All of these things are probably valid, but I think there’s only one answer right now which really matters. What does it mean to me to be Jewish? It is choosing to identify in that way, and meaning it. Yes, I was ‘born Jewish’ because my mother was Jewish, but when I stopped practicing, I pushed away the bit where I meant what I was saying. I would tell people I was Jewish, but I would qualify that with ‘because that’s the way I was born and brought up and that’s influenced me, but I’m not really active now.’ You can be born Jewish, but actually being Jewish is a choice, and I think that’s something I might now be ready to explore and try again. I want to see what life might be like as a newbie Jew-bi.

(See what I meant by awful puns?)

When I start looking at things through this lens, I see certain parallels between my Jewish and bi identities. Yes, I was probably born bi (or at least experienced attraction beyond gender from a young age), but there’s more to my bi identity than that. There’s a world of bi culture, social groups, differences of opinions around labels (bi? bisexual? biromantic? pan? pansexual? panromantic? queer? and so on…), and, of course, so many puns. And I’ve consciously chosen to identify into all of that, even where my opinions differ to others on a variety of topics.

At the end of the day, I’m Jewish because I want to be – some bits of my young Jewishness were shit, and some bits of other people’s Jewishness were and are shitty to me and others, and I don’t really believe in the supernatural side of things, but I agree with most of the distilled ethical code (which is common to most faith and belief traditions), and the familiarity of wrapping it up in the cultural and historical things I grew up in appeals to me. In the same way, I’m bi both because that’s who I am, but also because that’s who I want to be. Some bits of the bi community are shit and I disagree with, and some bits of what other people do and say in relation to bi identities are shitty to me and others, but other parts of this life are so wonderful and nourishing. And I wouldn’t change who I am on either count for the world.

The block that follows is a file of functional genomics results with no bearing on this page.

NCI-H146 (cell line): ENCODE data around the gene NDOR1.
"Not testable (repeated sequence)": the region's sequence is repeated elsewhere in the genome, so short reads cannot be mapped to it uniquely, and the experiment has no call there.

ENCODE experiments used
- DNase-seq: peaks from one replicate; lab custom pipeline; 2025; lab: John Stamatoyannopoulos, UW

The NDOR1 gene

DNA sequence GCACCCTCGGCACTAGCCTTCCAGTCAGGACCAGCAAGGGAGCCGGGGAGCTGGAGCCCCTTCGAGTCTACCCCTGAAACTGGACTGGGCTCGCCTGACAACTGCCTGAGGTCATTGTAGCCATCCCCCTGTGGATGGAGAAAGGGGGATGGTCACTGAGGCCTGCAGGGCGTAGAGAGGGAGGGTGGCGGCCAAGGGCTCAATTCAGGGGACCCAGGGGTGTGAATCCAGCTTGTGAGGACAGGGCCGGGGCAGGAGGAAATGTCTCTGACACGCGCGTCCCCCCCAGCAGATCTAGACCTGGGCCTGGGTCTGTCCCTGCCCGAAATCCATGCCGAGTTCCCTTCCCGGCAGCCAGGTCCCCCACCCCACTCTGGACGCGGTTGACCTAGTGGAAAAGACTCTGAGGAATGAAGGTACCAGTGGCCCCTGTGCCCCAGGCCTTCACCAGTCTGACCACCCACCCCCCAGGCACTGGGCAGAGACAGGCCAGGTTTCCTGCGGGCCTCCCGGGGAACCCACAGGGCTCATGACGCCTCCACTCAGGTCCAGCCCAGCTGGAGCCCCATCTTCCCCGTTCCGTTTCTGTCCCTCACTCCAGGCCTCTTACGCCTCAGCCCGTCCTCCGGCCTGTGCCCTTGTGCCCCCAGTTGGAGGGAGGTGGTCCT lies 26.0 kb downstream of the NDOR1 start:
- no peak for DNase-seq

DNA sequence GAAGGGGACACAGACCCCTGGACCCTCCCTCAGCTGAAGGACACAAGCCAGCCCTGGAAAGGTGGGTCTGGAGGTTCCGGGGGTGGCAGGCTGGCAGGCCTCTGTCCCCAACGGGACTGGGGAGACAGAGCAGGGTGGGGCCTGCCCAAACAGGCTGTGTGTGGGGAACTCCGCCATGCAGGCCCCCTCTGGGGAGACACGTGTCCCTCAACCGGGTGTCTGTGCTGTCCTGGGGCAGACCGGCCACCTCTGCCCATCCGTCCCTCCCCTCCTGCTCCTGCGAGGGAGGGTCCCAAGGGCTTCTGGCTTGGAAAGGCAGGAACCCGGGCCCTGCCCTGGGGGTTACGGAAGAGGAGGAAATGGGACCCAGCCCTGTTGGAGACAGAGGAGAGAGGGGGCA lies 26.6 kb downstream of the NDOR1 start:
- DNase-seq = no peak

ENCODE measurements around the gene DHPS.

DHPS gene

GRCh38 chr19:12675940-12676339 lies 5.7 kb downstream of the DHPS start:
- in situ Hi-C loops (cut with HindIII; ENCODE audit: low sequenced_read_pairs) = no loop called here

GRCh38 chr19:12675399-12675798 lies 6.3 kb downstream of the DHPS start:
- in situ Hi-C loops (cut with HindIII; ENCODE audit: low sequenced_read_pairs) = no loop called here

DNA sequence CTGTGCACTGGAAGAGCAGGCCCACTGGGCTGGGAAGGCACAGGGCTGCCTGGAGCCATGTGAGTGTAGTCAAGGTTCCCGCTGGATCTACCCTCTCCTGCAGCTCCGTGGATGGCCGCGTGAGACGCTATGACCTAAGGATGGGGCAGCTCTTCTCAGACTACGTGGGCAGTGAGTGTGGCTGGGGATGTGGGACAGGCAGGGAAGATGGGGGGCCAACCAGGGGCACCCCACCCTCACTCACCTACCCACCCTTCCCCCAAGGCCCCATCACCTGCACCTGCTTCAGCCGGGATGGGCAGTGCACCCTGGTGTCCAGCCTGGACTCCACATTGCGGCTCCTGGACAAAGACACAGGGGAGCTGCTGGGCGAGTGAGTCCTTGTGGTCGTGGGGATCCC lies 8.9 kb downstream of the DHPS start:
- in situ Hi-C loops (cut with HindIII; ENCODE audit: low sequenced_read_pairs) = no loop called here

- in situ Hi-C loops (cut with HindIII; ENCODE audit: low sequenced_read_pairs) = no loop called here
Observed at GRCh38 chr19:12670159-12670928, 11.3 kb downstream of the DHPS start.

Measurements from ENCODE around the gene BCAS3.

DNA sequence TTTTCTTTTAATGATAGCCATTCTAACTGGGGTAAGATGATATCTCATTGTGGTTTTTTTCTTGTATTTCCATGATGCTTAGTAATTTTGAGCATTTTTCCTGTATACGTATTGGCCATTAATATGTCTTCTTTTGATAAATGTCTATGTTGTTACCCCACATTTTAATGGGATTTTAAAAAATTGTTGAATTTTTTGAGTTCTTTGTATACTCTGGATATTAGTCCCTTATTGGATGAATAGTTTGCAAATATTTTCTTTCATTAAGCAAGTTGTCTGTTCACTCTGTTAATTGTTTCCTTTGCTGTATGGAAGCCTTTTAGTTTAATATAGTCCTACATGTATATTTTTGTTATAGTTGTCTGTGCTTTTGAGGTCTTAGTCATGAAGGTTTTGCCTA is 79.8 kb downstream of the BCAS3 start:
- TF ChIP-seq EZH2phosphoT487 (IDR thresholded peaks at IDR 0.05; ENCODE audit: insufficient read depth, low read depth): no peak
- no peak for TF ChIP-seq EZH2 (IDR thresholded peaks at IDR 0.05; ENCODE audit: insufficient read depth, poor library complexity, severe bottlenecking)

So, in honour of Rosh Hashanah and Bi Visibility Day falling one day apart this year, I have some new year resolutions based on reflecting on the different aspects of my identity and the activism I’ve been involved in over the year:

  1. I will try to remember that my identity is not performative. Being bi is not about who I’m attracted to right now, nor who’ve I’ve been attracted to in the past, it is about who I am capable of being attracted to, and that is always 100% bi. Neither is being Jewish about what other people think about or see of my Judaism, it is about me consciously identifying as Jewish and acting on that in the way that feels most appropriate to me.